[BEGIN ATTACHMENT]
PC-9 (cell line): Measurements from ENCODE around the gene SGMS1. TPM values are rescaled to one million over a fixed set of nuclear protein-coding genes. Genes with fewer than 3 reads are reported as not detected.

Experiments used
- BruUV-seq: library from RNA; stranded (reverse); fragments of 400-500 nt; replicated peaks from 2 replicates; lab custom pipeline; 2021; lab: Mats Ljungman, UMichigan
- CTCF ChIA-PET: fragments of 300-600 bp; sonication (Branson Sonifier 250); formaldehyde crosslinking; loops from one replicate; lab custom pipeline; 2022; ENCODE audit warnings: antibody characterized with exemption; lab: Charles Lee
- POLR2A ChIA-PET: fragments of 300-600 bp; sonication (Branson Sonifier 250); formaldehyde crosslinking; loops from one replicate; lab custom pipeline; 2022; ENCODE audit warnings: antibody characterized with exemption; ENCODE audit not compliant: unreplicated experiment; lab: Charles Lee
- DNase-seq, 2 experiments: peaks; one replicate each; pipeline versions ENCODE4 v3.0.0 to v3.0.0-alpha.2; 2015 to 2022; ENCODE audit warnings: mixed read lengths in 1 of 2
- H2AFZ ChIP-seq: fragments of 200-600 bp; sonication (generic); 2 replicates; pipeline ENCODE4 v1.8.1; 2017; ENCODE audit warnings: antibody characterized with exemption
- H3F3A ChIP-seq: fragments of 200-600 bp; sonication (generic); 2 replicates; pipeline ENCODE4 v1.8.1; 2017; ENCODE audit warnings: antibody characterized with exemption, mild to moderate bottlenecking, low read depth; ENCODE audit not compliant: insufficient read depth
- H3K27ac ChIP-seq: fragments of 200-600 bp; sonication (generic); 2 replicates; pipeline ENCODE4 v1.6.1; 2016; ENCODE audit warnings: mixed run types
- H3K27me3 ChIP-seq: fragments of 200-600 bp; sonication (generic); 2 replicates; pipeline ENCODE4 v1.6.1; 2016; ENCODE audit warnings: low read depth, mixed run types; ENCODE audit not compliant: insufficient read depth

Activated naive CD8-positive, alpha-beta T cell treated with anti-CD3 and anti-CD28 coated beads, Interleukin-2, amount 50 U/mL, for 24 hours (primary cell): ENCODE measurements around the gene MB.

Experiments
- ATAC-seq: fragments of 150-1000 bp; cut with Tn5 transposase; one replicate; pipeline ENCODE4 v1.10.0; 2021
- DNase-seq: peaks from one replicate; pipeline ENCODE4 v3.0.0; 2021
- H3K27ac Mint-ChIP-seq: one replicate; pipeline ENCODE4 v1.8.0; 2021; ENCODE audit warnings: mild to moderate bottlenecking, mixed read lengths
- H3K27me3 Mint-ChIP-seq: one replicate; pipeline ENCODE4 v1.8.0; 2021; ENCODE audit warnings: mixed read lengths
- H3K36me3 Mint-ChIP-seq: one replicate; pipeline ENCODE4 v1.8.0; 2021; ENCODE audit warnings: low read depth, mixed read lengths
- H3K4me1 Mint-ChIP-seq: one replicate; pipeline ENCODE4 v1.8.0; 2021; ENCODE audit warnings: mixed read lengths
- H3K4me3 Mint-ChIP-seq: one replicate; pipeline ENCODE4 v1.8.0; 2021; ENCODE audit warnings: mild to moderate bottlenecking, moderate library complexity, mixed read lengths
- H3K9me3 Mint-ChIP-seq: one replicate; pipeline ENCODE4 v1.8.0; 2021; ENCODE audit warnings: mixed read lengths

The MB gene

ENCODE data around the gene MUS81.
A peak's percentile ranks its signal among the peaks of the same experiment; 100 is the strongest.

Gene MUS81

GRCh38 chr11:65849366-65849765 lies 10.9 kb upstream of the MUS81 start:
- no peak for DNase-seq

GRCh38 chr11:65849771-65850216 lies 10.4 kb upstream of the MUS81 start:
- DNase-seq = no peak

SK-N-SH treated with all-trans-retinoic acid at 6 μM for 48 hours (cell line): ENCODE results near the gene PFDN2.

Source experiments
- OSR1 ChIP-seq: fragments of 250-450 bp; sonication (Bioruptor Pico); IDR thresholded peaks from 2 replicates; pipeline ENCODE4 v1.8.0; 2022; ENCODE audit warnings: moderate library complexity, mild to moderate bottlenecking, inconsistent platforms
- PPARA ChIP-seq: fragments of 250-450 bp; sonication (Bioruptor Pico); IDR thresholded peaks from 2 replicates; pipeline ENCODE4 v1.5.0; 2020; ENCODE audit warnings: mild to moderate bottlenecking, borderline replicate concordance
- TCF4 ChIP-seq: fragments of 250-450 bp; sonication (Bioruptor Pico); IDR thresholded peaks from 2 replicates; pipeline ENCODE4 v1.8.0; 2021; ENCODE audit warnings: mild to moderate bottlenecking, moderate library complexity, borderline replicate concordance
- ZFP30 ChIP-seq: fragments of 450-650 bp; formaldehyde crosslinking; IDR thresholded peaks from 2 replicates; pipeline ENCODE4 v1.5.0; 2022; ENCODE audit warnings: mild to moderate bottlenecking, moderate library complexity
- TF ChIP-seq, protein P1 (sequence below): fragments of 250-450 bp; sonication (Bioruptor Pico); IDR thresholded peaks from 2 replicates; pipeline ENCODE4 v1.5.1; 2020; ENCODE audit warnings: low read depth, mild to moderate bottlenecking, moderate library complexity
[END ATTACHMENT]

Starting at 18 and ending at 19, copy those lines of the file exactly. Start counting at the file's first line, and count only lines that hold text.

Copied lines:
- H3K4me1 Mint-ChIP-seq: one replicate; pipeline ENCODE4 v1.8.0; 2021; ENCODE audit warnings: mixed read lengths
- H3K4me3 Mint-ChIP-seq: one replicate; pipeline ENCODE4 v1.8.0; 2021; ENCODE audit warnings: mild to moderate bottlenecking, moderate library complexity, mixed read lengths